The most memorable Christmas memory I have is about my father and our Christmas tree. When I was about 8 or 9, I remember my mother telling my father that she was very displeased that here it was, Christmas Eve, and he had still not gotten a tree. We always had a real tree, and the pine needles smelled so good throughout the house. Normally, we would have had the tree up for at least two weeks before Christmas, and it would be all decorated and cheery, adding to the fun of the holiday season..
This particular year, my father had been especially busy, and my mother was not able to go and get it herself since she did not drive.
My mother was usually a mild-mannered woman, but this particular Christmas, she was so upset that my father just never got around to getting that tree, she gave him an ultimatum. She said, “John, I want you to go and get a tree right now and don’t you dare come back without one!”
Well, my father didn’t want to risk her wrath any more, so he grabbed my hand, and off we went to…who knew where!?…on a mission to get that tree. He drove only as far as the nearest grocery store, and told me this was the place. We walked in, he looked around, then asked to see the manager. When he showed up, my father asked him if everything in the store was for sale. The manager said yes, and my father pointed to a fully decorated artificial tree up on a pedestal, serving as the Christmas focal point for all the shoppers. The manager told him THAT was not for sale, and my father took issue with him, holding him to his prior statement that yes indeed, EVERYTHING was for sale. The manager didn’t want to argue, so my father asked how much, and the manager told him some ridiculously low figure, since it came with all those decorations and lights. He put the money in the manage/s hand, then proudly grabbed the tree just above the stand and carried it out like a prize hard-won.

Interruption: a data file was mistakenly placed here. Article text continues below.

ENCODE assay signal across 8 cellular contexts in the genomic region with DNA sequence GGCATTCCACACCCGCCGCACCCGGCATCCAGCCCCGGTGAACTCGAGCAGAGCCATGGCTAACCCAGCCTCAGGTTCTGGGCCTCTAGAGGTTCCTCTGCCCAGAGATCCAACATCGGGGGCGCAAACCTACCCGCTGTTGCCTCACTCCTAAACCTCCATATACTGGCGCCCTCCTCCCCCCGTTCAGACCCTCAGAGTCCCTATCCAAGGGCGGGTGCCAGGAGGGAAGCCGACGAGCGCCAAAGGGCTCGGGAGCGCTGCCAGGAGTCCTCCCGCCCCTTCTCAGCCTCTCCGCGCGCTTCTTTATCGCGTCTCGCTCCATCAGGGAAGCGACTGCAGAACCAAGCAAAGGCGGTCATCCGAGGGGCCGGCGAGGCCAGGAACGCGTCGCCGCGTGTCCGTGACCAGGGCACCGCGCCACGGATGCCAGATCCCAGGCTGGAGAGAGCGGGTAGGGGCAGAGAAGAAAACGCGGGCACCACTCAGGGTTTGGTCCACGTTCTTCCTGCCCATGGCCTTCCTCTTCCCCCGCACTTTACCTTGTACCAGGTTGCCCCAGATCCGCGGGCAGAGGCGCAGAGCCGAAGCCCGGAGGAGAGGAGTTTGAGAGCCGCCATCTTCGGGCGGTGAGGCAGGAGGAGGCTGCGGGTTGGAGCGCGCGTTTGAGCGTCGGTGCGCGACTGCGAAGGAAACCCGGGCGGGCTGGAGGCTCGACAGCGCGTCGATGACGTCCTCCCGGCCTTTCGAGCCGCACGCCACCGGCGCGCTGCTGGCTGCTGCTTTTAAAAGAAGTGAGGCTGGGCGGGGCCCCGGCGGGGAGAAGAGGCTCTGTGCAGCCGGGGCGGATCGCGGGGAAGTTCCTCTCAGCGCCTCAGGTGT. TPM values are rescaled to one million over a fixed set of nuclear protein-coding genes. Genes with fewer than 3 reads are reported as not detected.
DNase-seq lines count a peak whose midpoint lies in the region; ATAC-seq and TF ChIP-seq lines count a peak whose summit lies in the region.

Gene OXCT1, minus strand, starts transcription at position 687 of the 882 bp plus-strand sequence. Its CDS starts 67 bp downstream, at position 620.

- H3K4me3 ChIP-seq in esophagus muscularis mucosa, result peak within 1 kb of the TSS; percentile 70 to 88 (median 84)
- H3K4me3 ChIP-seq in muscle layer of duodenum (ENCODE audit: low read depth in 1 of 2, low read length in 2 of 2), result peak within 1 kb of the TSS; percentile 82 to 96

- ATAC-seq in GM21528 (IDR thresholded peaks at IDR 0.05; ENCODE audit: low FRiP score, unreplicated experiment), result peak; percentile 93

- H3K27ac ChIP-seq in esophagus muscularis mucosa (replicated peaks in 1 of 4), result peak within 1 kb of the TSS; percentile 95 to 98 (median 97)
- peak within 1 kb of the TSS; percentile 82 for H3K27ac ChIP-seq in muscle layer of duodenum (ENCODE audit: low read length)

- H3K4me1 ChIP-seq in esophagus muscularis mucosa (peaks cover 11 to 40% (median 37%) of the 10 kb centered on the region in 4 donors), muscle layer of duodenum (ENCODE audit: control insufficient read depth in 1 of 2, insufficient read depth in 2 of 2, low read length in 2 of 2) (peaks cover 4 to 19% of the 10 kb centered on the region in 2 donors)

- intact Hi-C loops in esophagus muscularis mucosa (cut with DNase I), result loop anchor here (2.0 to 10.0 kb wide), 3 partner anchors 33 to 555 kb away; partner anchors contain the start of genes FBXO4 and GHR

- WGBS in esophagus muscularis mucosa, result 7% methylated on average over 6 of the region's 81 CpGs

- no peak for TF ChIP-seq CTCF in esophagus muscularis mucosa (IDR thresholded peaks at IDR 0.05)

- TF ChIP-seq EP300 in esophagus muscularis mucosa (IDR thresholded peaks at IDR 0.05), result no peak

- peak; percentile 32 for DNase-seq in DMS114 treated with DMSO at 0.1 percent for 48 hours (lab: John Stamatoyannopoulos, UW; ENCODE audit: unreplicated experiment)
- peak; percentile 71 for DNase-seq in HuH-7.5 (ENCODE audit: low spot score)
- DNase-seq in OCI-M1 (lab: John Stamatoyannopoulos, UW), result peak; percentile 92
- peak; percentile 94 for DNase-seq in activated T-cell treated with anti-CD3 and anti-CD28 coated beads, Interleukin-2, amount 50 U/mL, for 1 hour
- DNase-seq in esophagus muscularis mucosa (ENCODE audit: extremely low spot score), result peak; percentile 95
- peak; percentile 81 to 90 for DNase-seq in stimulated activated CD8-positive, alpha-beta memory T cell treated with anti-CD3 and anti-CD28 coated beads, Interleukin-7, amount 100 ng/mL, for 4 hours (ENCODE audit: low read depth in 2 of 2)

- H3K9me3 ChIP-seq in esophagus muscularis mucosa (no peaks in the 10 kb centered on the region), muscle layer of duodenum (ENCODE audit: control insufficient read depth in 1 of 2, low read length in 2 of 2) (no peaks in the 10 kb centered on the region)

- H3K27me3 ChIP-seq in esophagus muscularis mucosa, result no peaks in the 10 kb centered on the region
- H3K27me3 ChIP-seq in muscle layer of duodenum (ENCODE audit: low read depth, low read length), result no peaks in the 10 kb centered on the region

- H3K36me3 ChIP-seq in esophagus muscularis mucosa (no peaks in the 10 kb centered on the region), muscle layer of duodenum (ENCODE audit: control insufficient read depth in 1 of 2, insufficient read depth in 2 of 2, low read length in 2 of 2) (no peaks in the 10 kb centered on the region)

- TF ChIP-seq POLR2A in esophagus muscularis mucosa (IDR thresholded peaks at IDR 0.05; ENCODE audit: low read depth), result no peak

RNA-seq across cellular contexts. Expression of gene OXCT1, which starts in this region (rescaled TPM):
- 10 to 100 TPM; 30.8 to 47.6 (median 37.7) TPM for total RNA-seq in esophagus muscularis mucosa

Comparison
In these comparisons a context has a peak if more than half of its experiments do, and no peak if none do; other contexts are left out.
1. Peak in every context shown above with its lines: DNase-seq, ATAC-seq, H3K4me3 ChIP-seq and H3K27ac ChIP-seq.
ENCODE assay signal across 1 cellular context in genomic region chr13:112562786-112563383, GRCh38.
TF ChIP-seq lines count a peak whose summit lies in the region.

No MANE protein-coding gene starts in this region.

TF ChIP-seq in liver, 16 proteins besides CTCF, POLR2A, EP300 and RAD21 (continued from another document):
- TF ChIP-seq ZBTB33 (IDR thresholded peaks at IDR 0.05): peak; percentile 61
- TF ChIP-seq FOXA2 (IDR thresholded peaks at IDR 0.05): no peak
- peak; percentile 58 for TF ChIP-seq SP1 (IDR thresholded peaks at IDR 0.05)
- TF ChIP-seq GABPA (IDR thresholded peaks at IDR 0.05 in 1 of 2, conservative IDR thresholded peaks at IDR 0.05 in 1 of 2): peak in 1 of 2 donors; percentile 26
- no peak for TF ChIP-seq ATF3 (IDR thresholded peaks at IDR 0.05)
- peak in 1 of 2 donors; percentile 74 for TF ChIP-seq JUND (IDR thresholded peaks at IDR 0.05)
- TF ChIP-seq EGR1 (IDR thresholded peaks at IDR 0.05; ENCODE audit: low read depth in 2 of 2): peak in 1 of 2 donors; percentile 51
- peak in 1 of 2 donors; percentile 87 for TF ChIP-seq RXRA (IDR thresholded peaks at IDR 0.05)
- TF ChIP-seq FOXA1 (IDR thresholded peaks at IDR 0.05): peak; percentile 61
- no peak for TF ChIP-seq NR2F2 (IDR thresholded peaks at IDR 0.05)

Because it would not fit in the car, he carried it all the way home, with me at his side.
When we got home, he brought it in, parked it in the usual spot for our tree, and said to my mother, “Here’s your tree.”
Another memory was a very touching one, many years later when I was a mother. The children’s grandparents most always came to visit on Christmas Day and always brought presents. And it was my custom to read Christmas stories to the children on Christmas Eve. This particular Christmas Eve, the story had to do with orphaned children at an orphanage, and how little they had. It was sad, but showed how the children got through the day by appreciating everything they had, be it just a new drinking cup or a pair of socks, and finding games to play with each other in the spirit of the season. They all drifted off to sleep shortly after the story was read, no doubt anticipating their own Christmas morning and the joy of opening their gifts.
Grandma and Grandpa showed up as usual shortly after the children were awake. After greetings and hugs and kisses all around, Grandma brought out the children’s gifts, but instead oI the usual act of tearing into them, leaving paper and ribbon scattered every which way, all four of them had decided to bring their unopened gifts to the local orphanage because they already had so much and “the orphans have so little.”